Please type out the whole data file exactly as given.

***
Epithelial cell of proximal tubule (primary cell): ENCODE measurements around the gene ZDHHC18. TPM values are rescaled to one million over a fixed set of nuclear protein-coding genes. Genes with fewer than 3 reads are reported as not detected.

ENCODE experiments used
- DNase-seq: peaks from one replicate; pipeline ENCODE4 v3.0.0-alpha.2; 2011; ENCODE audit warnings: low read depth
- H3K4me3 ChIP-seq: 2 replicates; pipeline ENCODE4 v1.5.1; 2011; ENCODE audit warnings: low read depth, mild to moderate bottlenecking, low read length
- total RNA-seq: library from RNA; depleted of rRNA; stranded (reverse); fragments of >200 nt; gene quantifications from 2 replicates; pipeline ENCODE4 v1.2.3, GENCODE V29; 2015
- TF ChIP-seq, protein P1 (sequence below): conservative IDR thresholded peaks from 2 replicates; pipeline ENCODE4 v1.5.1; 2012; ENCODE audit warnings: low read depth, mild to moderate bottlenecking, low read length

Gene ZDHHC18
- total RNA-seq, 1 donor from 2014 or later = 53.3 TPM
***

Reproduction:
Epithelial cell of proximal tubule (primary cell): ENCODE measurements around the gene ZDHHC18. TPM values are rescaled to one million over a fixed set of nuclear protein-coding genes. Genes with fewer than 3 reads are reported as not detected.

ENCODE experiments used
- DNase-seq: peaks from one replicate; pipeline ENCODE4 v3.0.0-alpha.2; 2011; ENCODE audit warnings: low read depth
- H3K4me3 ChIP-seq: 2 replicates; pipeline ENCODE4 v1.5.1; 2011; ENCODE audit warnings: low read depth, mild to moderate bottlenecking, low read length
- total RNA-seq: library from RNA; depleted of rRNA; stranded (reverse); fragments of >200 nt; gene quantifications from 2 replicates; pipeline ENCODE4 v1.2.3, GENCODE V29; 2015
- TF ChIP-seq, protein P1 (sequence below): conservative IDR thresholded peaks from 2 replicates; pipeline ENCODE4 v1.5.1; 2012; ENCODE audit warnings: low read depth, mild to moderate bottlenecking, low read length

Gene ZDHHC18
- total RNA-seq, 1 donor from 2014 or later = 53.3 TPM